George W. Stocking Sr.
|Died||June 7, 1975(aged 82)|
|Institution||University of Texas at Austin|
|Alma mater||Columbia University|
University of Texas at Austin
Wesley Clair Mitchell
George Ward Stocking Sr. (September 24, 1892 – June 7, 1975) was an American economist, who was one of the pioneers of industrial organization and an early writer on international cartels.
After completing a Ph.D. degree from Columbia University in 1925, he was professor of economics at the University of Texas at Austin from 1926 to 1947. During 1933-1943 he held several positions with the federal government, including the Antitrust Division of the U.S. Department of Justice, where he advised Attorney General Thurman Arnold. He founded and was professor and chair of the Department of Economics at Vanderbilt University in 1947, where he remained from 1947 to 1963. He was elected President of the Southern Economic Association in 1952, and of the American Economic Association in 1958.
Stocking was a pioneering economist of industrial organization. Stocking's most enduring research was published in three volumes: Cartels in Action (1946), Cartels or Competition? (1948), and Monopoly and Free Enterprise (1951). The first two volumes were seminal works in the field of empirical studies of price-fixing cartels; in them Stocking synthesized lavish quantitative and qualitative data on international cartels in eight markets that demonstrated their internal mechanisms, pervasiveness in the economy, and effects on industrial performance. The third volume addressed the problems of market power in the U.S. economy and public policies to ensure the benefits of free enterprise.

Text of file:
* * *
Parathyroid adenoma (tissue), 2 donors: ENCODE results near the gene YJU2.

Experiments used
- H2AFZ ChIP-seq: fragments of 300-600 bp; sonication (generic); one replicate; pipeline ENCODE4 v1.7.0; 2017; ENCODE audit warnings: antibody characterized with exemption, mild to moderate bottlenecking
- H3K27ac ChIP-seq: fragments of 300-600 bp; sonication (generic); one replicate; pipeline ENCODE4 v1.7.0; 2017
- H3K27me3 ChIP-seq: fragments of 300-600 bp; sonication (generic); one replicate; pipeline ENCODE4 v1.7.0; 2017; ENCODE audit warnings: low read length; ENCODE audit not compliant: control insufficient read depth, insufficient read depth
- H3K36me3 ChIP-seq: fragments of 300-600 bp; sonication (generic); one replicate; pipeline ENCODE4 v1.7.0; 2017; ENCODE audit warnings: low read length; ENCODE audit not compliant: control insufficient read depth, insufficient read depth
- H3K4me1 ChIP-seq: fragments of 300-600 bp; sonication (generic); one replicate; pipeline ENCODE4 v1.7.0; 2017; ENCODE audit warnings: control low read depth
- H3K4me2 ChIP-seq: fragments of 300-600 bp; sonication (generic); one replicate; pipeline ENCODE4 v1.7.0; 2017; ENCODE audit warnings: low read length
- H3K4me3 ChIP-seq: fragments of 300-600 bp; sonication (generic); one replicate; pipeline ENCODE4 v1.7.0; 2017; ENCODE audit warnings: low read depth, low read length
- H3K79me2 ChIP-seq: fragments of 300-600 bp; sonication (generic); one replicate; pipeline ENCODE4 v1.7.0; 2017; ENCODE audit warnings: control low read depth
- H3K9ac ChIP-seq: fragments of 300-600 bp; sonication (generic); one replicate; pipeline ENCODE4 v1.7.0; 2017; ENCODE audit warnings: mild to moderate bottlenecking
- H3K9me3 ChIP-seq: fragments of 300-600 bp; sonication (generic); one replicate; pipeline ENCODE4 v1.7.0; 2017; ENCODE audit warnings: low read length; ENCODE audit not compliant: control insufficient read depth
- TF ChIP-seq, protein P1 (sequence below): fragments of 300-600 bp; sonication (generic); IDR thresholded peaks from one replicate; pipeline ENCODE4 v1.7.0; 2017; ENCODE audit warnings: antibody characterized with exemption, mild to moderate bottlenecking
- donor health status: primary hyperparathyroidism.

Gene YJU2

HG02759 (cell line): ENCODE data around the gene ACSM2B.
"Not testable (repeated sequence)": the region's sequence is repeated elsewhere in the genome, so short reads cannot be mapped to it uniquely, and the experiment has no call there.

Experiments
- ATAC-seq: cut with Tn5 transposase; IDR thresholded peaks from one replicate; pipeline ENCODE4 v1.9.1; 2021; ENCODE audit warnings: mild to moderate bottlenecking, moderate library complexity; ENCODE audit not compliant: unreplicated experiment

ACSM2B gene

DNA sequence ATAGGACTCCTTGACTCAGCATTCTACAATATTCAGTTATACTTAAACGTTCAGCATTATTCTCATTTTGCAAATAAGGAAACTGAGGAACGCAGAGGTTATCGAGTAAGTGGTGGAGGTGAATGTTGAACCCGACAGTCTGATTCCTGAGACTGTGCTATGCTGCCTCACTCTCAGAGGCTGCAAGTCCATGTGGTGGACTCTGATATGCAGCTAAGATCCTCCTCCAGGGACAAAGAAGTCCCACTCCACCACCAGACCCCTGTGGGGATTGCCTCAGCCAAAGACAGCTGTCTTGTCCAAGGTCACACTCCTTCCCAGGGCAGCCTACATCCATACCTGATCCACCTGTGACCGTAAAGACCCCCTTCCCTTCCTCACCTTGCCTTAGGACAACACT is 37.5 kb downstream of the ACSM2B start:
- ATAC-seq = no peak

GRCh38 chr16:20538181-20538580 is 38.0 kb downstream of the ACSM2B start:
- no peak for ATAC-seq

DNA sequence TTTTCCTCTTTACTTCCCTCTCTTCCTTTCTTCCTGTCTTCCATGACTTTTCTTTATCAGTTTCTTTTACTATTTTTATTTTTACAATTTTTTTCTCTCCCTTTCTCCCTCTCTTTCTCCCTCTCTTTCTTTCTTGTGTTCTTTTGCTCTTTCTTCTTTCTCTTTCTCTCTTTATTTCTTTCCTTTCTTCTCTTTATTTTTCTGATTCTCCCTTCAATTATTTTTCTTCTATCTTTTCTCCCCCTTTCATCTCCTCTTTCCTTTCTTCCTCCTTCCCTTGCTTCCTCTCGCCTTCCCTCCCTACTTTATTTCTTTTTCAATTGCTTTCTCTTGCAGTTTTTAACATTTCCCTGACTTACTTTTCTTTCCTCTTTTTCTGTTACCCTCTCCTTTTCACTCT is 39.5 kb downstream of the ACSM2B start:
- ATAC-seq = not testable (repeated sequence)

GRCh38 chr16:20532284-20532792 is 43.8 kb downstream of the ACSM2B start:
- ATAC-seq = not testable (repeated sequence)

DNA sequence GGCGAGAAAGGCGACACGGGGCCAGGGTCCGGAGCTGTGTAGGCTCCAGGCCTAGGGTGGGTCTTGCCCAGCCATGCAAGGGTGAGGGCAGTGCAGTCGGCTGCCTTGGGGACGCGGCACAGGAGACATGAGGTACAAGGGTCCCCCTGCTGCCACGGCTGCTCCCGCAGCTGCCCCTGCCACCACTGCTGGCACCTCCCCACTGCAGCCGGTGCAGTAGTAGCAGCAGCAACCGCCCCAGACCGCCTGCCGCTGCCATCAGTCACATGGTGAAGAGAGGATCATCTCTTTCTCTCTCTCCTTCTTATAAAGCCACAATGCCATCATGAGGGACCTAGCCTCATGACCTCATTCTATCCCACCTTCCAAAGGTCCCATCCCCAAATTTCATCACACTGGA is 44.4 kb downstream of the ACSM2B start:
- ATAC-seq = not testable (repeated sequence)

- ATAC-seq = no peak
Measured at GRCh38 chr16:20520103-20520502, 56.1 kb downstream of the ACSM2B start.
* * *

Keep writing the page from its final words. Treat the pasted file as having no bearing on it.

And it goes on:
Stocking graduated from Clarendon College in Texas (BA 1918), the University of Texas (BA 1918, MA 1921), and Columbia University (Ph.D. 1925). His mentors at Columbia were Thorstein Veblen and Wesley Clair Mitchell.
Stocking's first book was an empirical study of competition in the petroleum industry, in which he had worked as a "roughneck" in the oil fields of western Texas. While teaching at the University of Texas, Stocking had his first taste of public service as a member of the Consumer Advisory Board of the National Recovery Administration (NRA) in the mid-1930s, where he observed the destructive effects of the brief U.S. legalization of industrial cartels.
When the antitrust laws were reinstated after about 1937, Stocking served through the early 1940s as an economic adviser to the great head of the Antitrust Division of the Department of Justice, Thurman Arnold. It was Arnold who initiated for the first time a large number of successful U.S. criminal prosecutions of international cartels in the mid-1940s. Information from these prosecutions and from Congressional investigations of the nefarious roles played by cartels in facilitating the economic policies of national socialism formed the basis of Stocking's two landmark books on international price-fixing cartels.
In the 1950s, Stocking was involved in several issues that had lasting effects on antitrust enforcement. Perhaps Stocking's best-known journal article was a 1955 article in the American Economic Review that addressed what is now known as the "Cellophane Paradox." In research on the DuPont company arising from his student's (Willard F. Mueller) Ph. D. dissertation, Stocking and Mueller pointed out the error of mistaking a monopolist's inability to exercise market power by raising price above the current price for an inability to have already exercised market power by raising price significantly above the competitive price. Courts that use a monopolized product's elevated market price will typically misconstrue a completed anticompetitive act as a lack of market power. A second issue addressed by Stocking was the extent to which concepts of "workable competition" and the "rule of reason" should be employed in antitrust enforcement.